SBIFF Touts Film Industry’s Unseen Wonderworkers

First Ever Variety Artisans Award

SBIFF 2015 The Variety Artisans Award recipients (L to R) Joe Letteri, Dawn of the Planet of the Apes & The Hobbit: Battle of the Five Armies, Richard King & Mark Weingarten (not pictured), Interstellar (Sound Mixing & Editing), Suzie Davies, Mr. Turner (Production Design), Bill Corso & Kathrine Gordon (not pictured), Foxcatcher (Hair & Makeup) , Sandra Adair, Boyhood (Editing), Shawn Patterson, 'Everything is Awesome' from The Lego Movie (Song) Steven Noble, The Theory of Everything (Costume Design), and Dion Beebe, Into the Woods (Cinematography).
Paul Wellman

Roger Durling set the tone of the fest’s first-ever Artisan Tribute, co-hosted with Variety magazine, by pointing out a previous invisibility. The fest had always honored stars, directors, and writers, he said, “but we’ve been so remiss in saluting and celebrating all the other artisans who make movies possible. We rectify that now with the first annual Artisan’s Tribute.”

It was a good start on a great idea, though the show ended on an inauspicious note. The evening swept a wide array of behind-the-screen jobs into the limelight, and nine categories were advertised, including costuming honors (Steven Noble, The Theory of Everything), hit song writing (Shawn Patterson “Everything Is Awesome” from The Lego Movie) to cinematography (Don Beebe, Into the Woods), among others, though Trent Reznor and Atticus Ross, who wrote music for Gone Girl and were mentioned first in printed publicity, were a collective and unexplained no-show. Other honorees included Bill Corso and Katharine Gordon for Foxcatcher, Suzie Davies for Mr. Turner, and Richard King and Mark Weingarten who did sound on Interstellar.

Among the most dazzling honorees were Joe Letteri, who did special effects for Dawn of the Planet of the Apes. He wowed the crowd in his interview with Variety’s Tim Gray by describing the technological breakthroughs that began in the Lord of the Rings movies and were perfected with Apes that allow actors who will later be computer-enhanced to actually act in scenes shot far from the studio. Previously they were added in post-production. Describing the technology as a “quantum leap,” Gray said, “You have opened our eyes to the future.”

In a simpler way, Sandra Adair, who edited the 12-year-long project Boyhood from start to finish, created an “unprecedented” role for editors. Director Richard Linklater and Adair were literally creating the movie each year during the month of editing that followed their three-day shoots. “The editing informed what was going to be shot next year,” Adair explained.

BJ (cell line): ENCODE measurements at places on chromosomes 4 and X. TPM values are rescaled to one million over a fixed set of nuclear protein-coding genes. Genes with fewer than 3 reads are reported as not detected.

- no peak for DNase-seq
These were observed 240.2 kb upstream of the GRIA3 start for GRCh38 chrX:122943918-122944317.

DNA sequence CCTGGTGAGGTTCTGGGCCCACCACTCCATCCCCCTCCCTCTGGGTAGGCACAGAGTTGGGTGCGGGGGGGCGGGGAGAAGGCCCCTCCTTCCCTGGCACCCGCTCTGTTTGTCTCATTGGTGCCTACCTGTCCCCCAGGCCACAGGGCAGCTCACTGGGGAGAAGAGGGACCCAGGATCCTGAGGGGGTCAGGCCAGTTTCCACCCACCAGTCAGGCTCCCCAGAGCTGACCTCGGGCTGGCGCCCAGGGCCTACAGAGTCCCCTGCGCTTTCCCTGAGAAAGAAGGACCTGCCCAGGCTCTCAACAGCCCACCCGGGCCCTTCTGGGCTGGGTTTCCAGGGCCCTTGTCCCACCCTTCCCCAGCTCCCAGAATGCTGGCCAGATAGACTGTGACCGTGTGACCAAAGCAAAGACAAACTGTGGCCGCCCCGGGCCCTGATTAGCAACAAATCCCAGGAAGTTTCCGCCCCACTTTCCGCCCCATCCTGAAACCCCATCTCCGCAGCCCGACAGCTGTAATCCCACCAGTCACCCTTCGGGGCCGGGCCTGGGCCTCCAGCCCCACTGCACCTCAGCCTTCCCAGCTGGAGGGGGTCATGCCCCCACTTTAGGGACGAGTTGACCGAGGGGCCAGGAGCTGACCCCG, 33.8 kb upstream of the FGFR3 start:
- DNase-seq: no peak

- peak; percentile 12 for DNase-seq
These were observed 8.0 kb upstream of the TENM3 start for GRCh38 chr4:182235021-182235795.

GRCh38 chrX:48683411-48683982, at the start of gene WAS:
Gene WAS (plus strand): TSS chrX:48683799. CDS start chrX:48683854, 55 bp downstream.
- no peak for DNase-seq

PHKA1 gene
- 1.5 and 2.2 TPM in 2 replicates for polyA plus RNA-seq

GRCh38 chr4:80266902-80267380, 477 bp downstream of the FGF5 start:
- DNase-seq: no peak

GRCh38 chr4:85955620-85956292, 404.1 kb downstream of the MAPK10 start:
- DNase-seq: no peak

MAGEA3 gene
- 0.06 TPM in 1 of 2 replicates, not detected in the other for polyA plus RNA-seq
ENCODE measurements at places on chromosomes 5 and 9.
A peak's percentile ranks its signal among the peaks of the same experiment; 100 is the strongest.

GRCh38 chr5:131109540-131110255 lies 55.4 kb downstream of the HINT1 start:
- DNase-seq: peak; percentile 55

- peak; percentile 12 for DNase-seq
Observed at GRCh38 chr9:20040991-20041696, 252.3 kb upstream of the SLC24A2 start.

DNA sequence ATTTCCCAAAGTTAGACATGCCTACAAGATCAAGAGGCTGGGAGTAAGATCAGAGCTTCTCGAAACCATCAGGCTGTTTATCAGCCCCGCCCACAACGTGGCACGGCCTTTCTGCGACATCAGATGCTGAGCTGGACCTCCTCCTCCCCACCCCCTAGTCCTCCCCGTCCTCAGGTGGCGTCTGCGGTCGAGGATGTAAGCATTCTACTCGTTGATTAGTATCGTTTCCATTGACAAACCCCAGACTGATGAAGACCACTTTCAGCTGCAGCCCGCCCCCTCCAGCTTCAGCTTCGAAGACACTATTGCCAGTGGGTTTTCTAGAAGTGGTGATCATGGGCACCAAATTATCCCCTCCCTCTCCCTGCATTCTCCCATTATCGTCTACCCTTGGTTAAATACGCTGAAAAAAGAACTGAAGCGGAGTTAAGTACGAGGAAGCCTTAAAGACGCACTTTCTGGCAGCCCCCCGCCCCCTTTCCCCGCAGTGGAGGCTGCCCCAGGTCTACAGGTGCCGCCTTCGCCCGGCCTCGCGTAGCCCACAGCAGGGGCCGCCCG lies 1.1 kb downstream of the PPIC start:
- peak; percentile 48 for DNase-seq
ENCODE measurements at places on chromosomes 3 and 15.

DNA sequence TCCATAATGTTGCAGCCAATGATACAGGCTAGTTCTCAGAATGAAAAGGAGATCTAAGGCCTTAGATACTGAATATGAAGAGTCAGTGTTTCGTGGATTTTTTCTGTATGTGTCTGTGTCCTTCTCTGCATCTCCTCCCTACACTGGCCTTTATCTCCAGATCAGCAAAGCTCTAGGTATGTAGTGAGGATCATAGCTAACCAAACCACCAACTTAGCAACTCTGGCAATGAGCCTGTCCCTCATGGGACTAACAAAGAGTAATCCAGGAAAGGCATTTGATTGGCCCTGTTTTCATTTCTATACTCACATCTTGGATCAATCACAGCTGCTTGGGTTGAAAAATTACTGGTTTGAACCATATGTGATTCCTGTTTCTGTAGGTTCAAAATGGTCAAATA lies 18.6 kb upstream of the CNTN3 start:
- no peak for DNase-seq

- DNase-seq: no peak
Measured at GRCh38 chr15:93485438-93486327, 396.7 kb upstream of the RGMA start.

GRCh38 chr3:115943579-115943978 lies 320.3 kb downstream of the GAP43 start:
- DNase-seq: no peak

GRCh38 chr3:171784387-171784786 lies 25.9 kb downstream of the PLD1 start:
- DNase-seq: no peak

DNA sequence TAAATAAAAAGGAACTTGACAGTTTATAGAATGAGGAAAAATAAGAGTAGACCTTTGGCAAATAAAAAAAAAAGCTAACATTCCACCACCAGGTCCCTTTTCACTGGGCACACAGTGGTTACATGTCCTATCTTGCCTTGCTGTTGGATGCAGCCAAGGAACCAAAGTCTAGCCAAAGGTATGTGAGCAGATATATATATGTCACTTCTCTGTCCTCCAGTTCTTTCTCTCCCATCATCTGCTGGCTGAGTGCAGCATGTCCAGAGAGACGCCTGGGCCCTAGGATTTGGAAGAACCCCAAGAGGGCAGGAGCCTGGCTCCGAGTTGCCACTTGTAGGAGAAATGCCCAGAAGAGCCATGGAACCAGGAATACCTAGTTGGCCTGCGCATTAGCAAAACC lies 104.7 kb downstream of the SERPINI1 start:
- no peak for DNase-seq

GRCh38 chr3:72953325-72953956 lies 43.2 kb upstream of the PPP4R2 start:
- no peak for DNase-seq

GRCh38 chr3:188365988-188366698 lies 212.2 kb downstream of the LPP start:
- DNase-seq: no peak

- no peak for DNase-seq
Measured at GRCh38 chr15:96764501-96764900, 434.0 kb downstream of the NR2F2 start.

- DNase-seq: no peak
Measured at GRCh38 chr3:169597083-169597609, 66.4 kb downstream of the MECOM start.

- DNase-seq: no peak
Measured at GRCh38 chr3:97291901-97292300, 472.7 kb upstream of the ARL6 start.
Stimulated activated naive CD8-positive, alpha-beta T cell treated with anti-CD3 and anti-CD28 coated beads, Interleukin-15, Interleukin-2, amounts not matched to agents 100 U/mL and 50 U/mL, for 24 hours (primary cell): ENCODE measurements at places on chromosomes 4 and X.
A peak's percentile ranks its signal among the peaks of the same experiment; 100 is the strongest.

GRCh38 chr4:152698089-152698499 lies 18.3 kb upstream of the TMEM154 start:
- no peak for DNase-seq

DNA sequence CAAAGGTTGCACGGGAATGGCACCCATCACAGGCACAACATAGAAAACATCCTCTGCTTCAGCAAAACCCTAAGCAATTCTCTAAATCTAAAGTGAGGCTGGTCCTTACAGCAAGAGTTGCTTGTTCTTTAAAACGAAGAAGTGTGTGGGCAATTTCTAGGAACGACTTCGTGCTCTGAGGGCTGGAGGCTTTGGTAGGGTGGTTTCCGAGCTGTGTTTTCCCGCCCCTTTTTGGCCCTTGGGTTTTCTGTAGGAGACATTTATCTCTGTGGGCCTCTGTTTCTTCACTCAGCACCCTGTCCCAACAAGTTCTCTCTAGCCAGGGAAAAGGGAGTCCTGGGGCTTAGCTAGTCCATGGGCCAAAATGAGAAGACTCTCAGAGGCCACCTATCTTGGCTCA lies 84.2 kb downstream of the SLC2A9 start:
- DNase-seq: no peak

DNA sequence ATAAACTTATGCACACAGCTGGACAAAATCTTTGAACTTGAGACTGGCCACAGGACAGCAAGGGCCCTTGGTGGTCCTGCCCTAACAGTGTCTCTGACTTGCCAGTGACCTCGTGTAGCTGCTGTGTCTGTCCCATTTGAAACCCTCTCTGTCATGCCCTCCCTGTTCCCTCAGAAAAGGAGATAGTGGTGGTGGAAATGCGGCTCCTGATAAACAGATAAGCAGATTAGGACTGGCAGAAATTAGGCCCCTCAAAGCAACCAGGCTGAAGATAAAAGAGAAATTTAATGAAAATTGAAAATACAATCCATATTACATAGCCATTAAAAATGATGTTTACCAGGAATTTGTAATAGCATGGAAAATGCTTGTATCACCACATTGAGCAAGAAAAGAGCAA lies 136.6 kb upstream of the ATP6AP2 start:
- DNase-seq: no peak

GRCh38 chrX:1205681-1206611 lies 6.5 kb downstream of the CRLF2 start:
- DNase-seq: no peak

The night had laughs as well, with the group sounding off about what people didn’t know about their invisible jobs. Songwriter Patterson explained the myth most people believe, starting the day with an assistant “who brings me a tray of drugs. Then the supermodels arrive… After that I sit at the piano for a few minutes and then get back to the drugs.” Besides the jokes, though, the evening provided great insight into the interpenetration of new technologies and what Letteri called “the traditional arts.”

The evening was brisk; the small crowd appreciative, though it was surprising that the biggest invisibility of all became Reznor and Atticus who were never even mentioned form the stage. After the tribute, SBIFF press director Carol Marshall explained that Reznor “was probably working.” It’s fair to say that there was no loud complaint about the missing rock star, and that it is hypocritical to praise an evening that brought attention to those working behind the scenes, then complain that a missing celeb cast a pall over the proceedings. An announcement was owed to the people assembled none the less, even if the evening was great the way it was.


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